The nation’s electrical grid, which until recently had the luxury of operating under a relatively static set of principles, is in the middle of a dramatic transformation. Improved computing capacity, faster communications, and the integration of renewable energy resources from remote locations are proving to be game changers as utilities seek to expand, and make better use of existing, infrastructure. In this environment, unlocking extra capacity within existing transmission lines is likely to offer huge advantages in immediate and cost-effective transformations that shore up grid efficiency and reliability.
Around 2010, researchers at the U.S. Department of Energy’s Idaho National Laboratory (INL), studying wind power plants, approached EERE’s Wind Energy Technologies Office and sought to begin studying the fact that transmission lines being cooled by the wind are capable of handling more electricity. Power transfer capacity is affected by three main elements: stability, voltage limits, and thermal ratings, with the last representing the greatest opportunity to quickly, reliably and economically improve the grid’s capacity. INL’s wind power team surmised that if they could come up with a reliable system for dynamic line rating to replace the conservative static line ratings in use, system planners and grid operators might have access to greater transmission capacity.
The first step was to find a computational fluid dynamics software (CFD) program that could be integrated and tested against actual wind and weather station data. Coordinating with a CFD program from WindSim, the INL team developed General Line Ampacity State Solver (GLASS), which offers the ability to blend data from weather monitors and electric utility system data with CFD-enhanced weather analysis algorithms.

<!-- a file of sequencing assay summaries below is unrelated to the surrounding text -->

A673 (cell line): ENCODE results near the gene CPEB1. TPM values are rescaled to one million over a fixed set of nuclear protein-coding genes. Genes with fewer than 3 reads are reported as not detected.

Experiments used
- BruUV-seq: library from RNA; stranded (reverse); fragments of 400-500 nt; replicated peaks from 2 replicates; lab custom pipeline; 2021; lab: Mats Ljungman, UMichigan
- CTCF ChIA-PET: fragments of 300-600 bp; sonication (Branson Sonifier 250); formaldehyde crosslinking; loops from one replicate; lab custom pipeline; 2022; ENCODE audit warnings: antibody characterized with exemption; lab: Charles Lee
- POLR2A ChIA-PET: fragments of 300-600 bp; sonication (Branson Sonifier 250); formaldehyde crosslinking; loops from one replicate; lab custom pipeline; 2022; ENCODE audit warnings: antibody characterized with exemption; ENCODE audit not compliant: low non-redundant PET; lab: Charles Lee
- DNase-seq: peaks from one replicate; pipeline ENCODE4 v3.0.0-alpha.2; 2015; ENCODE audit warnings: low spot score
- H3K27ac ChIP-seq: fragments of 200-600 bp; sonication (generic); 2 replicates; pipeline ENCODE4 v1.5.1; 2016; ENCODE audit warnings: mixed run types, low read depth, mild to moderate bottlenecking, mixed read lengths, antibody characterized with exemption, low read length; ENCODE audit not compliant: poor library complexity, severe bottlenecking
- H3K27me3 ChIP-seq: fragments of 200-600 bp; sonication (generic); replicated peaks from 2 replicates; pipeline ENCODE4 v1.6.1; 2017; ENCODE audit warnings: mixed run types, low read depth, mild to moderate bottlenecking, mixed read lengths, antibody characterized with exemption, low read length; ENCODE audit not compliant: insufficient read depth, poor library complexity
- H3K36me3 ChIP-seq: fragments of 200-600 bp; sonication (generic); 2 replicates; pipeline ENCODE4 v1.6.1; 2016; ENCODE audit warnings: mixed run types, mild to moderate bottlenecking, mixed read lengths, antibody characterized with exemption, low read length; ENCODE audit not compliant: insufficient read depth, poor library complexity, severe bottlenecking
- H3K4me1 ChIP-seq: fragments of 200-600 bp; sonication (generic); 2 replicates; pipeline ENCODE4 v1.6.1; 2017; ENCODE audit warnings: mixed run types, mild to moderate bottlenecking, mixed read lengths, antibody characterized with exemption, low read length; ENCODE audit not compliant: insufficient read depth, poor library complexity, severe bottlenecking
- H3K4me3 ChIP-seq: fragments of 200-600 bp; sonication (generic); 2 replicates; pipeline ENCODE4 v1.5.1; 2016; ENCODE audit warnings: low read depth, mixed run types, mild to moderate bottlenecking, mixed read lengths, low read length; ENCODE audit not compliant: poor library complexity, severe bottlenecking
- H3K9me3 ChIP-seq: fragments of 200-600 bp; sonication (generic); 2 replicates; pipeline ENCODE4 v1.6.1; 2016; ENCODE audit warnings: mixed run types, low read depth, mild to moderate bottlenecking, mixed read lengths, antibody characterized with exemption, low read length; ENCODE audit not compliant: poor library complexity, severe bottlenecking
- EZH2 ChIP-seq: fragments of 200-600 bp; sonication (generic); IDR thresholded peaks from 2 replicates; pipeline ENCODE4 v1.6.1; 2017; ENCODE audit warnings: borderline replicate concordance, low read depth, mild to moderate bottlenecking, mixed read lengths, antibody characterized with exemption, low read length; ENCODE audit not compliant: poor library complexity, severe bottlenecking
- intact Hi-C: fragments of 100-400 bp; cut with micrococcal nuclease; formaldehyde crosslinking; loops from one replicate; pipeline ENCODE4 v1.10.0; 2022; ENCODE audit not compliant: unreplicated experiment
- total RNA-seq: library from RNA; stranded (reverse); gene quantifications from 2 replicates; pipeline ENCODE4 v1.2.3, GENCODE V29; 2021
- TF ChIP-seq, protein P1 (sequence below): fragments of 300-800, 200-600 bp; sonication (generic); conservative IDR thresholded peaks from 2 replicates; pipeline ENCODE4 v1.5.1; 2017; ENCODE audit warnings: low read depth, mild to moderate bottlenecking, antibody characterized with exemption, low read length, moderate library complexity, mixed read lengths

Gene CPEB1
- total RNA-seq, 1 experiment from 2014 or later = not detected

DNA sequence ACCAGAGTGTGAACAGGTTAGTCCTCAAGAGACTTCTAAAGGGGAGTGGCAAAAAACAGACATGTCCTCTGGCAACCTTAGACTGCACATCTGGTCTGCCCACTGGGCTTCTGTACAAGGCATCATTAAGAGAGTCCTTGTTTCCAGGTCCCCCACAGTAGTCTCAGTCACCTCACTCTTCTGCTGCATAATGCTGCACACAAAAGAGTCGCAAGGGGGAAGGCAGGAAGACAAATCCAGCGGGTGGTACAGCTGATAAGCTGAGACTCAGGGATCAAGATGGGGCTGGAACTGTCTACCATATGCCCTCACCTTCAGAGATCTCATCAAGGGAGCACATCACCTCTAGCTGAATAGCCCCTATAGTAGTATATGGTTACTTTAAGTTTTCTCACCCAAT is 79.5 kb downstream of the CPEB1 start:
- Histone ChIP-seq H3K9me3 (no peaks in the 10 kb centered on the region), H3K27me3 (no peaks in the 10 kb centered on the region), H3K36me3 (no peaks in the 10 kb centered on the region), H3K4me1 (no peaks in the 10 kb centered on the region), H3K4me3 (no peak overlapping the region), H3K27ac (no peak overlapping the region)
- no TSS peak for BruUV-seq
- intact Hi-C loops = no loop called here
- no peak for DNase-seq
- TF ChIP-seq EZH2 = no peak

Since 2010, INL has collaborated with Idaho Power Company on dynamic line rating concepts, and recently finished a full instrumentation of two test beds with weather stations and line rating software in Idaho. INL also has completed a cooperative research and development agreement with AltaLink LLC—Alberta, Canada's largest regulated electric transmission company—on a field study of four transmission line segments in support of a wind project’s expansion request.
“From what we’ve seen, it’s working,” said Phil Anderson, project leader for Idaho Power. “Our greatest challenge was to come up with a standard design that didn’t cost a fortune.” With GLASS, Idaho Power has been gathering weather data and the ability to calculate steady state, transient, and what INL calls “true dynamic liner rating” ampacities (ampacity is the amounts of current a line can carry). The next step is ramping up the software to calculate forecasted line ampacities and temperatures. “It really shows the viability of weather-based dynamic line rating,” Anderson said.
While WindSim was originally a software program designed to optimize placement and performance of wind turbines, the company’s collaboration with INL has allowed the company to broaden their solutions, said Catherine Meissner, WindSim’s software development manager. “The next current challenge is “de-risking the path to market and deployment,” Meissner said.
In recognition of its potential to strengthen and secure the power grid, GLASS was named a finalist for the 2017 R&D 100 Awards, which recognize and celebrate the top 100 technology products of a given year. INL has also received a Technology Commercialization Fund award from the U.S. Department of Energy Office of Technology Transfer. In 2018 and 2019, INL plans to refine the GLASS software with another industry partner, testing endurance and possibilities for commercialization.
In its seven-year evolution, GLASS has undergone three formal peer reviews and two merit reviews. The work has not gone unnoticed. More than 70 people from around the world, representing the utility industry, academia, and local, state and federal government, came to Idaho Falls Nov. 7–8 for an INL-hosted Dynamic Line Rating workshop.